The investigators discovered that Compassionate Homecare had made millions of dollars by recruiting patients who did not need any health-related services. The firm would, nevertheless, bill the State of Massachusetts for ‘treatment’ offered to these ‘patients’.
“The company routinely and knowingly billed the state for services that had not been authorised by a doctor and, in several instances, altered records to make it look like patients denied care by doctors had been approved,” said investigators.
“Additionally, the company billed the state for care it never provided to people who were already at inpatient facilities while, in some cases, forged doctors’ signatures after the physicians refused to authorise services,” they said.
In his defence, Mr Kimaru, through lawyer James Boumil Jr, claimed investigators refused to detail the allegations against him, prompting Compassionate Homecare to sue the State of Massachusetts, terming the allegations “utterly preposterous”.
He said the company had billed out more than $90 million (Sh10 billion) since its inception, making the alleged $1 million claimed as fraudulent only seven per cent of its total earnings.
“If you’re running a company on the basis of massive fraud, who would expect that?” asked the lawyer, adding that his client was a Kenyan orphan who became a US citizen after years of hard work in the US.
“He loves his country, he loves his company,” Mr Boumil said. “He would be the last person in the world to commit a crime.”
The Department of Justice would, however, hear none of that. Mr Kimaru was immediately placed under arrest on the orders of State of Massachusetts Attorney General Maura Healey, who said it was unfortunate that the company stole money that was meant to provide healthcare for the poor.
Also arrested was the company’s chief operating officer, Wilberto Rodriguez (31) and an administrator, Deborah Giordano, 57. The three were each individually charged with three counts of medical assistance fraud and larceny.
“Compassionate Homecare either knew that it was submitting false claims for payment to Mass Health or recklessly disregarded its obligation to familiarise itself with the legal requirements, standards and procedures of the Medicaid programme,” the prosecution told the court.
“Based on its unlawful billing, Compassionate Homecare received overpayments from Mass Health of at least $34 million (Sh4.1billion),” said prosecutors.
Cornered, the three suspects, who had initially pleaded not guilty, offered to enter into a plea agreement with the US government in 2019. The plea agreement, which took another three years to be ratified due to complications created by Compassionate Homecare filing for bankruptcy in 2020, came into effect on March 29 this year.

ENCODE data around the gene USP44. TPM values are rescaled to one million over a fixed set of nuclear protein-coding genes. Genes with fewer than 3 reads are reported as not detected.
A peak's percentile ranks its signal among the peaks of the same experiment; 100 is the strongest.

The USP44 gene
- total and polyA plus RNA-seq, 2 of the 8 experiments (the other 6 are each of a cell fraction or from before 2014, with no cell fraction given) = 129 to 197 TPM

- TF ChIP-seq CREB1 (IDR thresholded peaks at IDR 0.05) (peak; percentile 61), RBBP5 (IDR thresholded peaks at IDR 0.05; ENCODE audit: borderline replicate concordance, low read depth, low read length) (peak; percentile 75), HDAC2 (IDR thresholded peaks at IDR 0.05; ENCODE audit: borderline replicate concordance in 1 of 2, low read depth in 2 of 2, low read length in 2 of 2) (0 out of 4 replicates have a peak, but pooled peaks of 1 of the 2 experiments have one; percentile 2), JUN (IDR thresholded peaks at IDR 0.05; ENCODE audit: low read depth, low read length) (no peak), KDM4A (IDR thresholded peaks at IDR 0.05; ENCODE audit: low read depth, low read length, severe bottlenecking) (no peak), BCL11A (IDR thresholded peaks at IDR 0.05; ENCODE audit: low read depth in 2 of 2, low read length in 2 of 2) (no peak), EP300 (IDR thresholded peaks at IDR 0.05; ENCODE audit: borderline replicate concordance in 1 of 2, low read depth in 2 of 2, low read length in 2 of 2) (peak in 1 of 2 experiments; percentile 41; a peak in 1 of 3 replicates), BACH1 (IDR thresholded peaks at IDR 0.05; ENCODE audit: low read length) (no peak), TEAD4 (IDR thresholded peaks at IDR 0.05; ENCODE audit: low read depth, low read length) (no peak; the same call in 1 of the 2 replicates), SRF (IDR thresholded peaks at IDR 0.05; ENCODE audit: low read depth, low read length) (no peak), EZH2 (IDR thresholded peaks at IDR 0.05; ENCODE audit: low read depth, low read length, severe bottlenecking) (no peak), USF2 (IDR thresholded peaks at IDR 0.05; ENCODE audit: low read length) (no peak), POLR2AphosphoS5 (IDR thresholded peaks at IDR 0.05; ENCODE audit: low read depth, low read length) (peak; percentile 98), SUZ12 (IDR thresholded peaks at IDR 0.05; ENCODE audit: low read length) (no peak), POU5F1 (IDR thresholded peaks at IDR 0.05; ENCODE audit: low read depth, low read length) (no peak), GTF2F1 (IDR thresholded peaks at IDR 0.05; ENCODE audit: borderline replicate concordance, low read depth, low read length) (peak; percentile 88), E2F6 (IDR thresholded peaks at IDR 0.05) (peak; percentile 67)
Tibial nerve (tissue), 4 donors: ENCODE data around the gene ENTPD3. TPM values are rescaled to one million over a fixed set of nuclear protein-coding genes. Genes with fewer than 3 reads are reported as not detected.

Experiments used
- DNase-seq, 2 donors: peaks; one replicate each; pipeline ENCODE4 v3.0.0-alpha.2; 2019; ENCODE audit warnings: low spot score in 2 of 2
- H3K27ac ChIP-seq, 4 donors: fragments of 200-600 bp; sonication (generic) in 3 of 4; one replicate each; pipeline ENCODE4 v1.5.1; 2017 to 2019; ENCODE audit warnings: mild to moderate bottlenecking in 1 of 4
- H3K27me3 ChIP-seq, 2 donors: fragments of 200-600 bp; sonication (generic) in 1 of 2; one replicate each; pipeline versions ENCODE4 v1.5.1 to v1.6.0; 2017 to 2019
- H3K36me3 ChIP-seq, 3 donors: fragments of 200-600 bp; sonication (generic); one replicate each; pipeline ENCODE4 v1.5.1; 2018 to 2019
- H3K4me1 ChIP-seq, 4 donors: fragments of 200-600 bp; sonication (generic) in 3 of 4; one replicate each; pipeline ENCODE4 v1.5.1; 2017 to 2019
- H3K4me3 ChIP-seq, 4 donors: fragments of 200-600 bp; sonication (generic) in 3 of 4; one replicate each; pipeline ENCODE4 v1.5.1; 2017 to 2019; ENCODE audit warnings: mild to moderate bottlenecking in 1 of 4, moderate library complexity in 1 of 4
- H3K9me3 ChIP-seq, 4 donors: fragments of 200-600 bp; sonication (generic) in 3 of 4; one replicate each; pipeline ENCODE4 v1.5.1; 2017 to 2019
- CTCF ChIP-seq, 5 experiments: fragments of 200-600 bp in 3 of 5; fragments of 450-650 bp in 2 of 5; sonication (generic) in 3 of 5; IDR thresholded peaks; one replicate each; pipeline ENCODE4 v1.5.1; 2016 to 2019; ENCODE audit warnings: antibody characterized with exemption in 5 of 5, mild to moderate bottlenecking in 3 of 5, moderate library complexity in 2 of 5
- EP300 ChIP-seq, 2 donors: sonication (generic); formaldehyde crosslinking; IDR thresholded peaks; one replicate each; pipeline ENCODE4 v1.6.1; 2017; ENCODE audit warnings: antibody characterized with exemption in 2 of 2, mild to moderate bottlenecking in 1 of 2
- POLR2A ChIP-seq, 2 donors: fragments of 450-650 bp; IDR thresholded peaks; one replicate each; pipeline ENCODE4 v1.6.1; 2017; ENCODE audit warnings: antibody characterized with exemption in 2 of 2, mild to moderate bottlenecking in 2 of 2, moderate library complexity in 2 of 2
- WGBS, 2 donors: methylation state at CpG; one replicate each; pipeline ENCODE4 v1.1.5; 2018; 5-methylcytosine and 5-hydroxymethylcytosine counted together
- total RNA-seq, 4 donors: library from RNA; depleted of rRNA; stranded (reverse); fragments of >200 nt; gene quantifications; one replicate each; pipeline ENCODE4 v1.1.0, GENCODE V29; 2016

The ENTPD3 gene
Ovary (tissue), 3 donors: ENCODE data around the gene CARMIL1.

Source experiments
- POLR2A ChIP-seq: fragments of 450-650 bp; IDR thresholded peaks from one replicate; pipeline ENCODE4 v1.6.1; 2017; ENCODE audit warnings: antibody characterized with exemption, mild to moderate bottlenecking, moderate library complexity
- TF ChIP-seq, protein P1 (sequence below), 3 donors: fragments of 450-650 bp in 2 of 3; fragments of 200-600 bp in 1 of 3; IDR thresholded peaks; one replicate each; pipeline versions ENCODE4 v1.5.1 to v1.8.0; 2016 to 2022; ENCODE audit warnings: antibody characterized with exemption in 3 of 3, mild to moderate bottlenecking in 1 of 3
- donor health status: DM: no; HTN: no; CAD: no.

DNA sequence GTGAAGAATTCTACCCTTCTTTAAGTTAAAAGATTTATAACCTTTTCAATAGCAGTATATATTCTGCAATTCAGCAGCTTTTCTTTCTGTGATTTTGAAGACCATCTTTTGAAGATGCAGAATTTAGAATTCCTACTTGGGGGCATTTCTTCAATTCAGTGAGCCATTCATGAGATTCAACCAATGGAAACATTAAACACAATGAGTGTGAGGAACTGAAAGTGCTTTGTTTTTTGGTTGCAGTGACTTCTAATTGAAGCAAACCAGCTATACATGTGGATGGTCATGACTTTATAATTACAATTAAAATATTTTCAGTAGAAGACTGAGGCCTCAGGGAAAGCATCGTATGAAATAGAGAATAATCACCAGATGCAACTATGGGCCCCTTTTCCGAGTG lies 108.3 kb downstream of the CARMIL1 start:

In the agreement, Mr Kimaru and his company agreed to pay back to the American government $6.53 million (Sh787 million) in exchange for a two-year suspended sentence. He also agreed to pay $85,000 (Sh10.2 million) to his former 79 employees, who had been rendered jobless after the discovery of the fraud.
“As recommended by Assistant Attorney General Kaushal V. Rana and Mr Kimaru’s lawyer, S. James Boumil Jr, the judge suspended the jail sentence for two years, during which time Mr Kimaru will be on administrative probation,” said the US Department of Justice, following the agreement between the prosecution and the key suspect, Mr Kimaru.
“Home health aides provide critical services to vulnerable populations, and they, like all workers, must be paid their earned wages in full and in accordance with our laws,” added the department in reference to Mr Kimaru’s workers.
On paper, it looked like a win for the US government. Authorities had managed to recover money stolen by one of the companies entrusted to provide medical assistance to the vulnerable in society.
However, unknown to them, Faith Newton, Kimaru’s wife and one of the directors of Compassionate Homecare but who was never arrested as there was no direct link to her involvement in the fraud orchestrated by the company, was also involved in a similar but larger scam of her own.
By the time they realised this, years later, Ms Newton had stolen three times the $34 million her husband had stolen and laundered it through a network of Kenyans in the US who used the money to buy luxury cars and houses, including a $3.2 million (Sh386 million) nine-bedroom house.
Part Two: How Kimaru’s wife grew a bigger criminal empire than her husband’s after his arrest using the skills she learnt from him. Plus, the names of all her Kenyan accomplices and the properties they bought across America using money stolen from poor patients. And how this empire fell apart.